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WASHINGTON (Reuters) - Chancellor Philip Hammond sought to quash speculation that the government wanted to influence the Bank of England after the country's prime minister highlighted the "bad side effects" of its record low interest rates this week.
Hammond said the BoE remained independent and the government had no plans to change its mandate.
"The government does not... plan to change the remit of the Band of England," he told reporters in Washington where he was attending meetings of finance chiefs from around the world at the International Monetary Fund.
British Prime Minister Theresa May took the unusual step of commenting on central bank policy on Wednesday when she said near-zero rates and the BoE's huge bond-buying programme had hurt savers.
"The PM was commenting on the impact of monetary policy... essentially setting out a fact," Hammond said on Friday.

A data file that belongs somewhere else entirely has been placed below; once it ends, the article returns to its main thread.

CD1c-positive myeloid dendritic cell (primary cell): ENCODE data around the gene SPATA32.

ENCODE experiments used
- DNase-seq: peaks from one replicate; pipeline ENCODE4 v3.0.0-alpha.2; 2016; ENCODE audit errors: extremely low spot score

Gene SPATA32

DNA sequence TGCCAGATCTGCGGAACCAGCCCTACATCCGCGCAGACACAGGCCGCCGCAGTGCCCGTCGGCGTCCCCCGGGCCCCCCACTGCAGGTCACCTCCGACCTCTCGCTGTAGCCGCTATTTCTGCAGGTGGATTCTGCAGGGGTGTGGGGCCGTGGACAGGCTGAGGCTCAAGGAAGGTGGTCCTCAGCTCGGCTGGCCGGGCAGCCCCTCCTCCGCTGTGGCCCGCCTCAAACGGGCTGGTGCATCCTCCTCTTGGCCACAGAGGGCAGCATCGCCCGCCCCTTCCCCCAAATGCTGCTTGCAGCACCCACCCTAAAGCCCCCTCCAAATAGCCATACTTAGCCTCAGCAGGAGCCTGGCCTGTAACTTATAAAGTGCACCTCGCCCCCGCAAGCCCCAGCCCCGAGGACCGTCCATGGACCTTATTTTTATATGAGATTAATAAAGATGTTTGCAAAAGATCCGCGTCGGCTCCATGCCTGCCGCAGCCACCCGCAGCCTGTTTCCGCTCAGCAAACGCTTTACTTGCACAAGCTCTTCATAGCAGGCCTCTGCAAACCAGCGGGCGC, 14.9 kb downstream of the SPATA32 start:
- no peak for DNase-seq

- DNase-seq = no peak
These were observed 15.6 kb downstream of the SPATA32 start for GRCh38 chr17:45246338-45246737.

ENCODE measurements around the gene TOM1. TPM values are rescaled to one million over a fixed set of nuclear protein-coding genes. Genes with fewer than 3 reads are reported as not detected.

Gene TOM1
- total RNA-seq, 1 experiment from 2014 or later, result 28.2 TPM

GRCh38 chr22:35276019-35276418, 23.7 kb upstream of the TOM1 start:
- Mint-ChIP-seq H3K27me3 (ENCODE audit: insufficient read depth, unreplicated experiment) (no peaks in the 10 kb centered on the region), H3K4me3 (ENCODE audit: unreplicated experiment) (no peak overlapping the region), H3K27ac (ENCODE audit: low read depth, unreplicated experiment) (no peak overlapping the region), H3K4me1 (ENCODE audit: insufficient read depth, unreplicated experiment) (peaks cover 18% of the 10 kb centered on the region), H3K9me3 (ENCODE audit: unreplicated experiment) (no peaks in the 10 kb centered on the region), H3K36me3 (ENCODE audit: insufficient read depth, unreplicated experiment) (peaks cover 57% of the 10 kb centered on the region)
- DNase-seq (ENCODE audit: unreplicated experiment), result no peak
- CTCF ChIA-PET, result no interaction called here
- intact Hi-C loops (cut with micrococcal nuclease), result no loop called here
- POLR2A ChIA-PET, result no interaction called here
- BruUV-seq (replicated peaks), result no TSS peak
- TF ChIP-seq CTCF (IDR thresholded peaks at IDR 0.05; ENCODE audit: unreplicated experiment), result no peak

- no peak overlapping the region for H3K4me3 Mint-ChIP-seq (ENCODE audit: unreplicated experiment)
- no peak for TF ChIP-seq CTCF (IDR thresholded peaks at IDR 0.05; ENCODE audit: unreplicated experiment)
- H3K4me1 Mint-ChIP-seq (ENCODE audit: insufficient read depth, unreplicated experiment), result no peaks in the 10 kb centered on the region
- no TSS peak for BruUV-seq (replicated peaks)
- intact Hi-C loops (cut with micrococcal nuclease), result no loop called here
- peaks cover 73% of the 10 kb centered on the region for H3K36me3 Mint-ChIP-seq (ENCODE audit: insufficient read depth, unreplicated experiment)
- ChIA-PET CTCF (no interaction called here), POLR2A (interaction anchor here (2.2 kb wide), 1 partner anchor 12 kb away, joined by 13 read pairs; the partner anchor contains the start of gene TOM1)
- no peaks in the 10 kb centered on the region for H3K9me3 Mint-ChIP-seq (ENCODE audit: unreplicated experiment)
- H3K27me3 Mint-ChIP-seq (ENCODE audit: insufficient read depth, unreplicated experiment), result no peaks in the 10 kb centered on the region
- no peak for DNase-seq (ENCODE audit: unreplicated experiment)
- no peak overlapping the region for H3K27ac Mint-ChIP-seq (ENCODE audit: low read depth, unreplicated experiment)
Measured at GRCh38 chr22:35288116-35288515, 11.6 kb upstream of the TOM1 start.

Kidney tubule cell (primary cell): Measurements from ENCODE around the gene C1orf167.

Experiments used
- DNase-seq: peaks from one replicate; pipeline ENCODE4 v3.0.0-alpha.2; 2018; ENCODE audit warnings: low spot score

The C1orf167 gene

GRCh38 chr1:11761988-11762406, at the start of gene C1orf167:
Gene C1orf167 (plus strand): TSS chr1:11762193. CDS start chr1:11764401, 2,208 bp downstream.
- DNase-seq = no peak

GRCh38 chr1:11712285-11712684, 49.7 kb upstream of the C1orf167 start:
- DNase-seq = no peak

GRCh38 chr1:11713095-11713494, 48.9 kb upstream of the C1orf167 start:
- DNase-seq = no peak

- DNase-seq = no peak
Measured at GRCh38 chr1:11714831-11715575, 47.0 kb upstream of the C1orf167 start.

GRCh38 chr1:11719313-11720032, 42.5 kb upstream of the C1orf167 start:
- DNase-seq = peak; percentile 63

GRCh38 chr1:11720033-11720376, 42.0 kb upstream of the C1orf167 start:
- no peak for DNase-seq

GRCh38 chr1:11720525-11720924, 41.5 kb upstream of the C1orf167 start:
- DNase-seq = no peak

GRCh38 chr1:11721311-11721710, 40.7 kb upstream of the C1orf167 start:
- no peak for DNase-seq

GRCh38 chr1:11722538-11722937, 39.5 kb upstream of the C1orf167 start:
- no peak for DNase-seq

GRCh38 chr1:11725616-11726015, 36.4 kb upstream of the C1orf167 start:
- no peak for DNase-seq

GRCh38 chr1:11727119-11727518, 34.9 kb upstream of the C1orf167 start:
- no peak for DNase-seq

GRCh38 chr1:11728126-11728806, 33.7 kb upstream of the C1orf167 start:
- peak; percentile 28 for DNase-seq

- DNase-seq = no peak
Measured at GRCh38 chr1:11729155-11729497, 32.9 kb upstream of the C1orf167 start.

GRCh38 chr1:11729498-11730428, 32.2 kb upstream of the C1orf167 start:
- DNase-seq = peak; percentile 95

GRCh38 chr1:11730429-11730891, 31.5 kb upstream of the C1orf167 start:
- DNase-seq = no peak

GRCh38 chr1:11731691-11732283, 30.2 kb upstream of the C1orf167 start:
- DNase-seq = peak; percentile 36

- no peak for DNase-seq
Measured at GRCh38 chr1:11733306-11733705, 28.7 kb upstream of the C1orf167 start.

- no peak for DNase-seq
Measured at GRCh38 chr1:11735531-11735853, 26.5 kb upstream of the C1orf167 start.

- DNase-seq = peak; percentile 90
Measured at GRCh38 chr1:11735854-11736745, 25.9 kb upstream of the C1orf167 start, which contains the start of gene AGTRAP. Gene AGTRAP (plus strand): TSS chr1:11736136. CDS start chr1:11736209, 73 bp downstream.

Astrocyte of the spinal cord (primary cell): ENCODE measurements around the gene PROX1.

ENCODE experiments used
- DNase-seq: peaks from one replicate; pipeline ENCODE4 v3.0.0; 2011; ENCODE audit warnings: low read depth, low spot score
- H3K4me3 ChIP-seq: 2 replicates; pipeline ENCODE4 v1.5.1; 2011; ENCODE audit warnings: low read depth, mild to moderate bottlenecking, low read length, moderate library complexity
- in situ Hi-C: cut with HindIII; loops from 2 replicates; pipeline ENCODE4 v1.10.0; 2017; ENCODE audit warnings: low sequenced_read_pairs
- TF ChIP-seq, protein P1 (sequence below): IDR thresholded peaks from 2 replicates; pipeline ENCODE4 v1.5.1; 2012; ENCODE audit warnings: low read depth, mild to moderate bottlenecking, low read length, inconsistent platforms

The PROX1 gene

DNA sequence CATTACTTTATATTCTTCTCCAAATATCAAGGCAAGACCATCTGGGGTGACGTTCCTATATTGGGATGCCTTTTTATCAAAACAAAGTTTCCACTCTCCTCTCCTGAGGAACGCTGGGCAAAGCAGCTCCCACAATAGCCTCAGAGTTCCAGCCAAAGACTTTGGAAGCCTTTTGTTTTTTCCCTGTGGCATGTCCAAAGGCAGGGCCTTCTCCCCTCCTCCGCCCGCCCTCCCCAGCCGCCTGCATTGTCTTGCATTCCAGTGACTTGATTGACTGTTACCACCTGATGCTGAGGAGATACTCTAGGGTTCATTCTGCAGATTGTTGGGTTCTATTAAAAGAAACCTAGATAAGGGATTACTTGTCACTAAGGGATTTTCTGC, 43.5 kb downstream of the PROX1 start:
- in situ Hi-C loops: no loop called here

He also said he might wait until March before announcing his new deficit reduction plan.
May and Hammond have already dropped the plan of former finance minister George Osborne to turn Britain's budget deficit into a surplus by 2020 although they have said they do intend to get the public finances back into the black at some point.
Hammond did not comment on an overnight 'flash crash' in sterling but said its decline earlier this week was due to markets taking on board that Britain's government definitely intended to take the country out of the European Union.
"Perhaps what happened this week is the final shoe dropped," he said, adding that the market reaction was "part of a pattern of turbulence I would expect to see".
Hammond said the government had no plans to start the sale of shares in state-owned Royal Bank of Scotland (RBS.L) because of an investigation by the U.S. Department of Justice into the alleged misselling of U.S. mortgage-backed securities and delays in the sale of unit Williams & Glyn.
Also, market conditions were not right for the sale, he said.
Earlier on Friday, Britain's government said it will resume selling its residual 3.6 billion pound ($4.5 billion) stake in Lloyds Banking Group (LLOY.L), which it has held since bailing out Lloyds and RBS during the financial crisis.
Writing by William Schomberg; editing by David Milliken